Many who loot, harm and burn do not know the extent to which other countries were involved in helping South Africa obtain the freedom they now accuse foreign nationals of stealing.  They also do not understand that of all the people who are truly looting their freedom, it is not the man from Malawi. It is the lack of service delivery, a flagging economy, crime so coherent it should have its own Ministry within the Presidency, people starving, an ‘official’ unemployment rate of 24%, disenfranchised youth and the wealth of the country remaining in the hands of a few. Not the Somali man trying to sell you sugar and a half loaf. Not the Kenyan who has the skills to transfer as the country experiences a crippling skills shortage.

The phrase ‘Afrophobia’ is being bandied around, and everyone is wondering why Africans do not love each other. Why do we continually slide down this rabbit hole of visa stand offs , Twitter wars and xenophobic violence? Why we continue to tear at each other despite our shared history?

Xenophobia-violence

Service delivery protest in South Africa. Photo: Daniel Born

The reason that we as African countries squabble like siblings is because we are. We are all birthed from the same decrepit womb of colonisation. Now the memories of uniting against a common colonial parental foe are gone and now we think we have been left home alone with only a little mouldy cheese and some hard bread in the house. We are left with scraps we must fight to the death for.

Xenophobic attacks always come back down to the idea of ‘there is not enough for us here so you must go home.’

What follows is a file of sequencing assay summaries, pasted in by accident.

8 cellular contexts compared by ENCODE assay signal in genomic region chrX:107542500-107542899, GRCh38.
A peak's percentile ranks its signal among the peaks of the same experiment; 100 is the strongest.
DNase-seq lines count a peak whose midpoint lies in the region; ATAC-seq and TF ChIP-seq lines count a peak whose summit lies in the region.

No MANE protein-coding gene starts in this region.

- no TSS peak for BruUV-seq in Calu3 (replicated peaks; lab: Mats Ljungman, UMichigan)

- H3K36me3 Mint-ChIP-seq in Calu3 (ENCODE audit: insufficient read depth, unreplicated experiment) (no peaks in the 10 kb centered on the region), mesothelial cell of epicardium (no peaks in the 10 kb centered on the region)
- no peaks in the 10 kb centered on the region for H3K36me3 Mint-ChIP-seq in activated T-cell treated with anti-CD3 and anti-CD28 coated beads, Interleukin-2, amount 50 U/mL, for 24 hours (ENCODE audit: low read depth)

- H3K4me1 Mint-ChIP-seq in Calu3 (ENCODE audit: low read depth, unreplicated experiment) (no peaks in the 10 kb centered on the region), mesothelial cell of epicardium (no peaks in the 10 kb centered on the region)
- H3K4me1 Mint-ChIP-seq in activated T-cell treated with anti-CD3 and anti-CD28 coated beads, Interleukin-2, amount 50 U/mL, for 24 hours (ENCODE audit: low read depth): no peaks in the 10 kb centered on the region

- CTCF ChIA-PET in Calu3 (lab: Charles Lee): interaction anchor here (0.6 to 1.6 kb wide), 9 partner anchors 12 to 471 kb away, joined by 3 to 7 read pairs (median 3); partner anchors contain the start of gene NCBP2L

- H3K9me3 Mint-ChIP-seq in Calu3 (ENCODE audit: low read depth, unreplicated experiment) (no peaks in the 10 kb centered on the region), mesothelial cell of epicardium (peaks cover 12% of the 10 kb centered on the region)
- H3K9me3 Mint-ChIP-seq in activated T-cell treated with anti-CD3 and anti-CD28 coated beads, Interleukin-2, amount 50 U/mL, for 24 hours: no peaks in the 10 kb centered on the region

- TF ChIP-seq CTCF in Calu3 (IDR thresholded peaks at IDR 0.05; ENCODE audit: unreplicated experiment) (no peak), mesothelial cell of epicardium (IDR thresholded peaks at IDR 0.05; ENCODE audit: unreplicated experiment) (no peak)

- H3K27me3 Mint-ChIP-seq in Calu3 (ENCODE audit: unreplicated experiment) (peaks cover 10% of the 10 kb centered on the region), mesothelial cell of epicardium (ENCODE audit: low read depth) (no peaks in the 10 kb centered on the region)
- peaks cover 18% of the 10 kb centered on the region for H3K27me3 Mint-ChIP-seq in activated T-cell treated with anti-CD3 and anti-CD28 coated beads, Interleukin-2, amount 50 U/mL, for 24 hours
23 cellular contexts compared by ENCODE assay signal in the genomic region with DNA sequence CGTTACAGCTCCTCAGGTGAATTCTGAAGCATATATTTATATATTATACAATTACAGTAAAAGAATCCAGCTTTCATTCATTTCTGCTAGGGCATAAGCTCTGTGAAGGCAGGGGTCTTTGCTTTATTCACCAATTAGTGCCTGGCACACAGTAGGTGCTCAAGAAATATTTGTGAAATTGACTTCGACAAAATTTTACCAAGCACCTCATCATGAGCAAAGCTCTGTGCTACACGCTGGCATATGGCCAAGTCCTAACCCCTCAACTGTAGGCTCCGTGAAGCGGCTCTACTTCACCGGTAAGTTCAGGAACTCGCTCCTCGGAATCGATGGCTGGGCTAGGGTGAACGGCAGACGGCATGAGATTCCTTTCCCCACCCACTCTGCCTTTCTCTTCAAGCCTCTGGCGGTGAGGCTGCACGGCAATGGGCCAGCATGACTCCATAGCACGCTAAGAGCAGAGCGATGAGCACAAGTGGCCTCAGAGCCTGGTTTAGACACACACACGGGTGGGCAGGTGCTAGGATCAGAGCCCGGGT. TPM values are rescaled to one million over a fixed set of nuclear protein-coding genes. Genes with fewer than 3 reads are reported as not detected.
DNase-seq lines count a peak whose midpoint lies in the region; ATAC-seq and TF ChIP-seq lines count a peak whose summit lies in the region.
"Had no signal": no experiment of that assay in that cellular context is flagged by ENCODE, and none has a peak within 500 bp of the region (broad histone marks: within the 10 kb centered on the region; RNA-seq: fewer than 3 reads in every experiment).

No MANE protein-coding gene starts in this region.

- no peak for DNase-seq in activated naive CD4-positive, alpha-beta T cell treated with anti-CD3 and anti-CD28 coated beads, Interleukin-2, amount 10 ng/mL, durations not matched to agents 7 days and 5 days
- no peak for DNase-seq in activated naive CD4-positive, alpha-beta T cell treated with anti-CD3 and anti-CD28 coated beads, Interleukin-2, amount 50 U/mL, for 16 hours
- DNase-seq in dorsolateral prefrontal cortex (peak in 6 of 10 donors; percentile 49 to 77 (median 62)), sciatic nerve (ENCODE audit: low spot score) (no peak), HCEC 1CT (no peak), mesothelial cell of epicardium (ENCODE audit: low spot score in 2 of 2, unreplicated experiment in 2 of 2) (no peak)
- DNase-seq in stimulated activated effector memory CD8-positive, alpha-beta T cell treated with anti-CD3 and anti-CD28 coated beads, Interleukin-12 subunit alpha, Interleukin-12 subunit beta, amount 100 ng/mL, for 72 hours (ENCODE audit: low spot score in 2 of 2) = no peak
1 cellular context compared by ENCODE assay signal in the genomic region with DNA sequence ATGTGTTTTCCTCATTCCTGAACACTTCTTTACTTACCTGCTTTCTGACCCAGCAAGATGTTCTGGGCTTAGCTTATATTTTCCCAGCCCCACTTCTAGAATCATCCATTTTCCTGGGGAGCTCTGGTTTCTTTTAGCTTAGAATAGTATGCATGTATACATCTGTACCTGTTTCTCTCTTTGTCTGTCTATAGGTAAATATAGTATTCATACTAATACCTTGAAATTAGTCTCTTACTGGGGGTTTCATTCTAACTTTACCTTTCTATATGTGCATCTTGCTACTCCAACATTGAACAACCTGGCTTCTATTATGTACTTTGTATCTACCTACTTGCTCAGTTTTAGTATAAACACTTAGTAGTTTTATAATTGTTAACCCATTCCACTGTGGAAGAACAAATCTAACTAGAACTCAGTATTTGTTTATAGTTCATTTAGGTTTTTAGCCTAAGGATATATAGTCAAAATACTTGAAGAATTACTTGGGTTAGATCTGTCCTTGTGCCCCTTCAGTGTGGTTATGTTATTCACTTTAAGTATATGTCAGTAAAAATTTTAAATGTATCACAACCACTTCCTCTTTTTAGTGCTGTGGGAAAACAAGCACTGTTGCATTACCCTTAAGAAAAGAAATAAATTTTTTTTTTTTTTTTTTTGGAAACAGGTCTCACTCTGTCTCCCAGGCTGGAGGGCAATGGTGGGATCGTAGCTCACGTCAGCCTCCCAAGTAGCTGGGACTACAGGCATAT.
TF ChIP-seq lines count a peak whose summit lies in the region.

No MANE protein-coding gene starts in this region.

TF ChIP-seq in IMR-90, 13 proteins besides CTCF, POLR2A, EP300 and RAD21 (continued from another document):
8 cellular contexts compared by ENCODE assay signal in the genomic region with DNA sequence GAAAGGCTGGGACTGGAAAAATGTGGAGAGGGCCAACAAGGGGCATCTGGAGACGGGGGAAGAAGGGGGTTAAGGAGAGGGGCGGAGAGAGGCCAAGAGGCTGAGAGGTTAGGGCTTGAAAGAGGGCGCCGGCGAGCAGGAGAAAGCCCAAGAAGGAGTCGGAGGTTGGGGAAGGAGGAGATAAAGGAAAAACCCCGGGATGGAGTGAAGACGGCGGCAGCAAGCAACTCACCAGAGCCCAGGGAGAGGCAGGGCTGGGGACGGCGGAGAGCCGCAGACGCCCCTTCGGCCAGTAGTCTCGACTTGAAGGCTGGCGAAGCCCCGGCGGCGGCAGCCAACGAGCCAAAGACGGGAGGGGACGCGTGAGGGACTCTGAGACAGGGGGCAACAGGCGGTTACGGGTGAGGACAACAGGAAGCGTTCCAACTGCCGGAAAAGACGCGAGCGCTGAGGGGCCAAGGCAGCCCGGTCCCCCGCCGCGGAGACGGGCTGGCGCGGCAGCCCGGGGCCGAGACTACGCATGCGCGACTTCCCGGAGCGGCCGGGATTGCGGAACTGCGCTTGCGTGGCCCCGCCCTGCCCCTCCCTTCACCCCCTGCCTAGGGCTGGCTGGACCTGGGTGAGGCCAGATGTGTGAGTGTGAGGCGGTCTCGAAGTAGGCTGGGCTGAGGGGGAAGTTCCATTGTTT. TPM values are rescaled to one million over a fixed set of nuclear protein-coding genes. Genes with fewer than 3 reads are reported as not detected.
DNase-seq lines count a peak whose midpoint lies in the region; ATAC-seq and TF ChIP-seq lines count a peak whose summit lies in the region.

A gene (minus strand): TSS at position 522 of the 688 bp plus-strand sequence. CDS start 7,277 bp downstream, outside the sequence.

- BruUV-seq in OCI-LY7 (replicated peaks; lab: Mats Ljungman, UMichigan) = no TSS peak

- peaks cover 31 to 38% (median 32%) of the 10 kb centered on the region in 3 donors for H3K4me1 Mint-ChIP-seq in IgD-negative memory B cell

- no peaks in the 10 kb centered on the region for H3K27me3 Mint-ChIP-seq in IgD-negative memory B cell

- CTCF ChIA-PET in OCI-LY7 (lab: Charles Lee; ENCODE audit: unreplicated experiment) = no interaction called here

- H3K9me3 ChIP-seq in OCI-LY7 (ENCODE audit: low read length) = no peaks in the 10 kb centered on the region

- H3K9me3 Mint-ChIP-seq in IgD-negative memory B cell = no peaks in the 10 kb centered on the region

What Africans do not understand is we are each other’s last hope. We are our last port of call in rebuilding our countries because frankly the world out there does not love us. The Chinese barely love the people next door, the Europeans still see us as ‘The help’, the Middle East would rather enslave us  than welcome us in, in parts of Asia they will not give you a visa for being black and will send you an official email stating so.

And the United States? Well go there and try being black on a good day, even Chris Rock gets harassed and he is famous. #Ferguson and #LivingWhilstBlack is a very real thing.

The sad thing as an African is the world does not love you. Go through your average visa process at any time you choose to forget that.

The person who calls you brother and genuinely means it is your neighbour. Furthermore the future is here. Although the ‘Africa Rising’ rhetoric has some mythical and problematic aspects to it there is no denying that the potential of the world lies in our borders, a fact that the world continues to recognise as immigrants flood in from the United States and Europe in droves.

Africa rising

Although the ‘Africa Rising’ rhetoric has some mythical and problematic aspects to it there is no denying that the potential of the world lies in our borders. Photo: Rebecca Blackwell/AP

When one looks to the who is snapping up all the prime real estate in places such as the Waterfront and Constantia it is not the Zimbabwean who crawled across the border, it is the German, the Swiss, the Brit and the other man from some European country people seldom remember that is famous for something obscure like spring water and stuffed sausage.

The sad thing is a new type of Pan-Africanism is needed because we are in the exact same situation that brought us together in the first place. It is just in a new outfit and calling itself the global village. We are still the kids on the playground who no one would play with so we’d hang with each other. Now they said we can play but we all know in our hearts we are not really in the game and now we have turned on each other on micro- and macro-levels.

It may be time to all meet in a pub somewhere and sing some continental struggle songs, because on a number of levels they are still relevant.